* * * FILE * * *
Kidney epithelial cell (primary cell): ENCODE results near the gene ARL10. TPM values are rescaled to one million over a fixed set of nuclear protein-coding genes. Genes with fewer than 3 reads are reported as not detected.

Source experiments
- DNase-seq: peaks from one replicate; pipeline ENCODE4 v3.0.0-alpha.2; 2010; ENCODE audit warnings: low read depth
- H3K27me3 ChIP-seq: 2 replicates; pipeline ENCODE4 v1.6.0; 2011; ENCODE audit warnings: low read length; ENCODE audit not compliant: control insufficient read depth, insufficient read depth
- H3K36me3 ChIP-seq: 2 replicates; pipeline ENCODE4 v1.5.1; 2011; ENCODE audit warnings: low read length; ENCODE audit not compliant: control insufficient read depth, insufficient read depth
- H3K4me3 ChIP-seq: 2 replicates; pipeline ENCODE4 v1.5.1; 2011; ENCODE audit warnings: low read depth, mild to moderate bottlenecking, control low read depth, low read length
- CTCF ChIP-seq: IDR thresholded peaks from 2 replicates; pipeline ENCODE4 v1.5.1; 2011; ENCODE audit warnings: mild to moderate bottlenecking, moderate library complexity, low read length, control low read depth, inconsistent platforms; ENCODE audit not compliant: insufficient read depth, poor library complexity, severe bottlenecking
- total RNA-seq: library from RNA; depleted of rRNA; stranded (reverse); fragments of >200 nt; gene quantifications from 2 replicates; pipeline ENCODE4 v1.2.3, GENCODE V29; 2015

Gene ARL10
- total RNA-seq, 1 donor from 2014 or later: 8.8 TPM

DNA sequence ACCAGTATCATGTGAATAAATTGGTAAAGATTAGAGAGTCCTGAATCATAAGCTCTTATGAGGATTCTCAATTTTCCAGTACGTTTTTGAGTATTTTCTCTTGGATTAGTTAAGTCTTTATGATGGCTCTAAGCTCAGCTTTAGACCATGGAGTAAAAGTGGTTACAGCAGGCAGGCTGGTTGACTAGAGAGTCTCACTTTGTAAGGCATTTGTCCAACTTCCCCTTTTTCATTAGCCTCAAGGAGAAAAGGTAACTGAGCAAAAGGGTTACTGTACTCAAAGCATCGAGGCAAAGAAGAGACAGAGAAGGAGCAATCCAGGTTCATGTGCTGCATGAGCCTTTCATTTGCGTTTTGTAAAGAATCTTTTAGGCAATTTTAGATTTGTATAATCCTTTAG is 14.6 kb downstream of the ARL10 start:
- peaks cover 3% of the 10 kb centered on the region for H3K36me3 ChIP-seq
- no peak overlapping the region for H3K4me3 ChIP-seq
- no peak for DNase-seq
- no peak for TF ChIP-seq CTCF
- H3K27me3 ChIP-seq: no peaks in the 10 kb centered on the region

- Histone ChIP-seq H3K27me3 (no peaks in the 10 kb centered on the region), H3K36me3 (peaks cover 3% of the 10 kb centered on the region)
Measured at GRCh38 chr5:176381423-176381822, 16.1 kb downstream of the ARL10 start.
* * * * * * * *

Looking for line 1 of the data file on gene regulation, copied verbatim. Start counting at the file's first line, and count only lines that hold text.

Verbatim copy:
Kidney epithelial cell (primary cell): ENCODE results near the gene ARL10. TPM values are rescaled to one million over a fixed set of nuclear protein-coding genes. Genes with fewer than 3 reads are reported as not detected.